Wind and solar start to pull prices down as average share rises to 20 per cent

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Wind and solar now average a share of more than 20 per cent of grid demand, and are starting pull down prices – particularly in South Australia.

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“There’s a fraction too much friction, yeah

Don’t believe in opposing factions

What we need is some positive action”  Tim Finn

Variable renewable energy – wind and solar – has reached more than 20% on a 30 day moving average for the first time.
Figure 1NEM Demand & supply by fuel . Source: NEM Review

This is due not just to the rise of wind and solar, which is certainly strong and will continue to increase for at least the next two years.

It’s also due to the seasonally soft nature of demand and the impact that rooftop solar is having on in front of the meter demand.

The weakness of demand for utility scale electricity seems to be getting more pronounced every week:

The increase in supply compared to demand is finally starting to impact prices.

Figure 3 4 quarter average base load futures quotes. Source: ASX

Comparing FY22 futures with FY20  shows the fall market participants are expecting.

This will matter more to business buyers because for households network costs are essentially flat and represent about 50% of the price paid.

I’d especially draw readers’ attention to South Australia fiscal year 2022 price, which at $67.4/MWh is below NSW and Victoria. FY23 can be ignored as untraded.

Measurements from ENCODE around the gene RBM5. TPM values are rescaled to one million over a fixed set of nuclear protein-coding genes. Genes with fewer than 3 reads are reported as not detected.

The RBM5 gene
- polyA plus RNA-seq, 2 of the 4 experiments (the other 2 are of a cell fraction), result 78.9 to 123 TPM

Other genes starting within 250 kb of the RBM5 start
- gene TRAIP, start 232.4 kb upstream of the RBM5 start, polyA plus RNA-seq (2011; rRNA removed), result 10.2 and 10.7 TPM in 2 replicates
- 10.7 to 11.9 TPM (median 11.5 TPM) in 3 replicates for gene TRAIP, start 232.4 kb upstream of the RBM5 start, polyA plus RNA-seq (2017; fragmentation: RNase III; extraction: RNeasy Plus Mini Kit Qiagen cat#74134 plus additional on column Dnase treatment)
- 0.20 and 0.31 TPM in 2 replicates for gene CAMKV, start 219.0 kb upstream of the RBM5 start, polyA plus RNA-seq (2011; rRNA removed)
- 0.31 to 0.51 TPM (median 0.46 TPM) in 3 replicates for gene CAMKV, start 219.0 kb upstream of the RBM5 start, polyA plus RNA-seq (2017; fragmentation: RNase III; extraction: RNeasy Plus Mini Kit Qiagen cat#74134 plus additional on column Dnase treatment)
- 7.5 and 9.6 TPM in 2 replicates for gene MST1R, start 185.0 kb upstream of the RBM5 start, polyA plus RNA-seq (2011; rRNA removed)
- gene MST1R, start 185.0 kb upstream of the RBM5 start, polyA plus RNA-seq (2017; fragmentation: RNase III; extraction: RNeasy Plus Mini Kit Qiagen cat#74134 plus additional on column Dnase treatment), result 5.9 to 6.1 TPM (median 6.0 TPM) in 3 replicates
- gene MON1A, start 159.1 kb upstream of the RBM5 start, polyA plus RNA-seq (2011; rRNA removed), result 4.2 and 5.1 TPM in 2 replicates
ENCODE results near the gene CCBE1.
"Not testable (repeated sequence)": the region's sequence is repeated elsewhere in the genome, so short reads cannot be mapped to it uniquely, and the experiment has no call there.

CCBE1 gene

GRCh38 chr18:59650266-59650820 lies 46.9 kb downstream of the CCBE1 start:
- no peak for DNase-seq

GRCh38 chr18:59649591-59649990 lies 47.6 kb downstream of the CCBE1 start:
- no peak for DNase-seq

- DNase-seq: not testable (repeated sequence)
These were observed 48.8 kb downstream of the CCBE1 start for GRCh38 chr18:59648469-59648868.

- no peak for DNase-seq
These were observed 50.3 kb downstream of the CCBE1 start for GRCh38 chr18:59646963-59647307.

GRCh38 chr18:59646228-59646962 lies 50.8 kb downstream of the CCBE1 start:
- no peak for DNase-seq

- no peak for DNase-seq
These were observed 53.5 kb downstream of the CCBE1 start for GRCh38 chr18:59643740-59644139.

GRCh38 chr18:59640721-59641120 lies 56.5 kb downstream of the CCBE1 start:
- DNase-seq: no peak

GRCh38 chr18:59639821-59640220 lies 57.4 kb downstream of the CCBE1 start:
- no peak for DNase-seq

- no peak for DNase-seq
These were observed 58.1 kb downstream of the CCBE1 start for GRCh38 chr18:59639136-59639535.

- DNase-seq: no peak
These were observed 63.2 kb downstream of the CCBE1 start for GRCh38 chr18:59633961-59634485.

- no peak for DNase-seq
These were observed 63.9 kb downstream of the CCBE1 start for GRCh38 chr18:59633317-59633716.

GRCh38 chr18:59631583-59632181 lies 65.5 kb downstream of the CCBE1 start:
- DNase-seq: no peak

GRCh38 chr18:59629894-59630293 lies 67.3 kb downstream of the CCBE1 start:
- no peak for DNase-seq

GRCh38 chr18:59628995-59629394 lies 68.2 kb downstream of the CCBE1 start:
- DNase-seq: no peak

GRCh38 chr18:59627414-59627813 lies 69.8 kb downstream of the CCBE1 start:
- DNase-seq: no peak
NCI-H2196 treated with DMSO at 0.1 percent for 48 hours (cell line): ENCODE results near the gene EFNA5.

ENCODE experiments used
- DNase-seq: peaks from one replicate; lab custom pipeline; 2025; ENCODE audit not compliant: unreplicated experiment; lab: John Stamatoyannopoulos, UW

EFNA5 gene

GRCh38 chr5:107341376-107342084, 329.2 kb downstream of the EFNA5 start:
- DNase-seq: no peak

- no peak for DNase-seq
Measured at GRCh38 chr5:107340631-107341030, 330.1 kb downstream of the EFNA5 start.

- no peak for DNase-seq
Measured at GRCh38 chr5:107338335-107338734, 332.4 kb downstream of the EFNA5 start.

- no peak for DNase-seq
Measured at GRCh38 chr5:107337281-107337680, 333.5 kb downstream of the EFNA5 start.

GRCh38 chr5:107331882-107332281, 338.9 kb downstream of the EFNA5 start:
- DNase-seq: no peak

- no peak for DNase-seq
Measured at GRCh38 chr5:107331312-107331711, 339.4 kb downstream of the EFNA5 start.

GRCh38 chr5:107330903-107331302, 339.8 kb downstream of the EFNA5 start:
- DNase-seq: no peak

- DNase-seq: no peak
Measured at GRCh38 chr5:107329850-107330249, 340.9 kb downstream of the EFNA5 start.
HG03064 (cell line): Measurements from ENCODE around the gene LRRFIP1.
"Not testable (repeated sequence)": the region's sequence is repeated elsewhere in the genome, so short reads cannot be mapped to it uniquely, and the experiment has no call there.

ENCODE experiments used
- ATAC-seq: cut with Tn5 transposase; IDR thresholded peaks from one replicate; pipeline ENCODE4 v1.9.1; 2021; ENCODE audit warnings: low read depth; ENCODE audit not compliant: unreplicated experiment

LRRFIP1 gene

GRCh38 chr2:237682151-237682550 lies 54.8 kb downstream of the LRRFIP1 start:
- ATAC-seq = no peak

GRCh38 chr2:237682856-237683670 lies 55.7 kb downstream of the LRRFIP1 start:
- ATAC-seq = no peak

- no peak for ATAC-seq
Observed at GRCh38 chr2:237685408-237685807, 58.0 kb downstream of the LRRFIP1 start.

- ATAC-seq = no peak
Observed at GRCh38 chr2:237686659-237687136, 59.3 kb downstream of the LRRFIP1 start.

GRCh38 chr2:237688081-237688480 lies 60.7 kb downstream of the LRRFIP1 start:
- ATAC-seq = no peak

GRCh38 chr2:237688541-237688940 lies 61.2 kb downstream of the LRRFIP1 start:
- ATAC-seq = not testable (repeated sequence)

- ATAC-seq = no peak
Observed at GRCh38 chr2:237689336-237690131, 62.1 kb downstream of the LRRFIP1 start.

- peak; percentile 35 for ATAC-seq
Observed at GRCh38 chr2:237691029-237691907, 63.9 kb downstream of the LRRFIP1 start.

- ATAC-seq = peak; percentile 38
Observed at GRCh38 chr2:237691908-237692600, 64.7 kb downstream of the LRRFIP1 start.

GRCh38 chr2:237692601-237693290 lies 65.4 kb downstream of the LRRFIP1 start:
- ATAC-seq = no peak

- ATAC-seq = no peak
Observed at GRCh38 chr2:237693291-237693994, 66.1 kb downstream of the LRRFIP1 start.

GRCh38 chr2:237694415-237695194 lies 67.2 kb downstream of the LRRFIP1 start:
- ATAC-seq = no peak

It’s easier though perhaps to see why futures prices are falling by looking at the half hourly daily average price profile for the last 40 days compared with the previous corresponding period a year ago. In looking at the charts bear in mind that:

Firstly, NSW is transmission constrained so QLD can export all the power to NSW it would like to.  This means lower prices for Queenslanders and higher prices for NSW and perhaps even Victoria.

Similarly, as a result of  constant work on the South Australia-Victoria  transmission link it, too, is often constrained just now and that pushes down prices (and constrains output) in South Australia, and raises prices in Victoria.

Even so, as big wind farms in Victoria come on line (Stockyard Hill and Mooranbol for instance) and that transmission line work comes to an end you can expect to see Victorian prices ease.

Secondly the price suppression has been seen despite the clapped out NSW coal generation sector basically chugging along at half pace. Replacing some of the coal has been high priced gas.

Things will be different in the March quarter no doubt when demand is seasonally a lot higher.

Figure 4 Average electricity price $/MWh 40 Days to Nov 10 2019 compared to PCP. Source: NEM REview

 

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